> EC implementation and bouncycastle's implementation and both have code
> that does this. 
>
> Later, Mike
>
>> Denis
>>
>>> Actually see RFC5480.  It describes a set of suggested pairings of
>>> signature strengths and hashes and includes recommendations for P-192. 
>>>
>>> Re Russ’s comment, the ECDSAWithShaxxx identifiers can be used with
>>> any curve, (but follow the 5480 and other similar document pairing
>>> recommendations)   so it’s not exactly correct that there are no
>>> algorithm identifiers.  
>>>
>>> Lastly, AFAICT NIST didn’t originally define the P192 curve - it
>>> just incorporated a previously defined curve in a set of acceptable
>>> parameters when it was NISTifying EC cryptography.
>>>
>>> Mike
>>>
>>> On Thu, May 10, 2018 at 17:47 Denis <denis.ietf@free.fr
>>> <mailto:denis.ietf@free.fr>> wrote:
>>>
>>>     Hi Ernst, Russ and Dan,
>>>
>>>     Thank your for your replies. This is what I feared : there is no
>>>     cryptographic suite defined for P-192.
>>>     Quite strange that NIST defined the algorithm and didn't defined
>>>     a hash function to go with it.
>>>
>>>     Key sizes need to be appreciated relative to the environment
>>>     where they are used.
>>>
>>>     P-192 would be used in a constrained environment where the size
>>>     of the digital signature matters (i.e. the smaller, the better).
>>>
>>>     The verification of the digital signature would be real time.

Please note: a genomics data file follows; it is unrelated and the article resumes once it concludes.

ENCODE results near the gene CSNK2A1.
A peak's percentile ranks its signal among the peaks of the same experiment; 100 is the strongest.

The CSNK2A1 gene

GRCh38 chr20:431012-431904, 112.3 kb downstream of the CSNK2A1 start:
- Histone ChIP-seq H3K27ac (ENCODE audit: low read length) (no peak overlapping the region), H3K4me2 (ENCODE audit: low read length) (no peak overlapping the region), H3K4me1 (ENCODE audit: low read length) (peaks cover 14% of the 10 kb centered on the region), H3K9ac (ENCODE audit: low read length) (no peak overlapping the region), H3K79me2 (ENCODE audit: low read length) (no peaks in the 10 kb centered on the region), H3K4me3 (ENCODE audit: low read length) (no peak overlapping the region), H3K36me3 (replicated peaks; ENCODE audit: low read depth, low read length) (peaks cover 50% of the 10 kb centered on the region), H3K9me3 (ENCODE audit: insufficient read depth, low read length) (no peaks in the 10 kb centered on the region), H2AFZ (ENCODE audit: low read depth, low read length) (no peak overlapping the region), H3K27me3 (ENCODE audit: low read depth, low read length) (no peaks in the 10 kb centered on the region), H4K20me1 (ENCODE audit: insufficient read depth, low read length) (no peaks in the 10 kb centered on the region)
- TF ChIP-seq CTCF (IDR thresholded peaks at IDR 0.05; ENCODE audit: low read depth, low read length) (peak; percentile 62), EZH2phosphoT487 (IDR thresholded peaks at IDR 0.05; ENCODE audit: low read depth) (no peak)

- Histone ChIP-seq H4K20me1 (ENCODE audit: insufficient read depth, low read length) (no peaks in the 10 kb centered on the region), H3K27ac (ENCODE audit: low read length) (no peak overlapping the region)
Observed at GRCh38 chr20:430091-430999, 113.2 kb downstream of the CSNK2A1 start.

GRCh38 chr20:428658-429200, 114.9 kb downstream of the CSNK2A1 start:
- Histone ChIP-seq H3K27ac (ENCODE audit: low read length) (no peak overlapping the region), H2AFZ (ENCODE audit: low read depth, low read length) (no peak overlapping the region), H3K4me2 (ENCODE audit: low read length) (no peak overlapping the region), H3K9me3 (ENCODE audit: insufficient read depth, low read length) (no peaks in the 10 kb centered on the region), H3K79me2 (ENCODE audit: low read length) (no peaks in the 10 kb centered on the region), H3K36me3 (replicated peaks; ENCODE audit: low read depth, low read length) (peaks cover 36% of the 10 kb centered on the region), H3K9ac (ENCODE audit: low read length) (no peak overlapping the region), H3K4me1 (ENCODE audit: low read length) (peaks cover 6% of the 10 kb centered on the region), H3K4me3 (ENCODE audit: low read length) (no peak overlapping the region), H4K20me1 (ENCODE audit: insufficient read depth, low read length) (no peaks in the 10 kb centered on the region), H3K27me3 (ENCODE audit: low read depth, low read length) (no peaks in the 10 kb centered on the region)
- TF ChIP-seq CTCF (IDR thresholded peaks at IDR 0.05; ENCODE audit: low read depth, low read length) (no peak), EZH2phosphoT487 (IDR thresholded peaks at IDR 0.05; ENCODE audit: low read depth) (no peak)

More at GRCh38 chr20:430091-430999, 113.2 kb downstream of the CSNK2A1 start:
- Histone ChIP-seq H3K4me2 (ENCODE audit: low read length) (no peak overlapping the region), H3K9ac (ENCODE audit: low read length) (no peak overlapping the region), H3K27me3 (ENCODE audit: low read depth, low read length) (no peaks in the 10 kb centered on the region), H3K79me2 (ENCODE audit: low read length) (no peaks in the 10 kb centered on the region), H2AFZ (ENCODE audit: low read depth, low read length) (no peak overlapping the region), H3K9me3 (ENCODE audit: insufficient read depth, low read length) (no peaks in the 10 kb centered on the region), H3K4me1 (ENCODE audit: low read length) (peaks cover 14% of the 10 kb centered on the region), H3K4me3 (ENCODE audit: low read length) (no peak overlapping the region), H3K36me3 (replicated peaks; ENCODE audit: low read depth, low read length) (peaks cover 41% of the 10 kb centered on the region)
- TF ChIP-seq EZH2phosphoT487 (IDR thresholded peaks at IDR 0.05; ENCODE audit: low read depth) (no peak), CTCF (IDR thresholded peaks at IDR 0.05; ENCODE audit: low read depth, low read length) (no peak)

>>>     The private key should resist one year, because it would be
>>>     changed every year.
>>>
>>>     P-192 seems to be a good trade-off between the security level
>>>     and the size of the digital signature.
>>>
>>>     A SHA-192 function has been defined in a paper available at:
>>>     http://www.ijctee.org/files/VOLUME2ISSUE3/IJCTEE_0612_24.pdf.
>>>     The title of this paper is : Performance Analysis of SHA
>>>     Algorithms (SHA-1 and SHA-192): A Review
>>>     However, I don't believe that any crypto-library supports it.
>>>
>>>     So Ernst's method would certainly be one way to do it, but why
>>>     not take the 192 low bits ? 
>>>
>>>     The last question would be for Ernst who wrote:
>>>
>>>         The corresponding signature suite can be defined with ISO
>>>         14888-3, which allows the specification of the algo
>>>
>>>         (e.g. EC-DSA, EC-KCDSA or whatsoever), the curve and the
>>>         hash function.
>>>
>>>     What would the OID or the URI for this suite, if we take the 192
>>>     left bits ? Same question if we take the 192 low bits ?
>>>
>>>
>>>     Denis
>>>
>>>>     Hi Denis,
>>>>
>>>>      Please, do not use P-192, unless there are some severe
>>>>     constraints.
>>>>
>>>>     Even if you credit EC with a very generous 16 extra bits in
>>>>     security (compared to hashes & ciphers), P-192 would only reach
>>>>     96+16=112-bit security, which does not meet the current best
>>>>     practice of 128 bit security.
>>>>
>>>>      History as I understand it: NIST P-192 was meant for the
>>>>     80-bit level (though it looks like 96-bit). This low security
>>>>     level has been widely deprecated since 2010, at least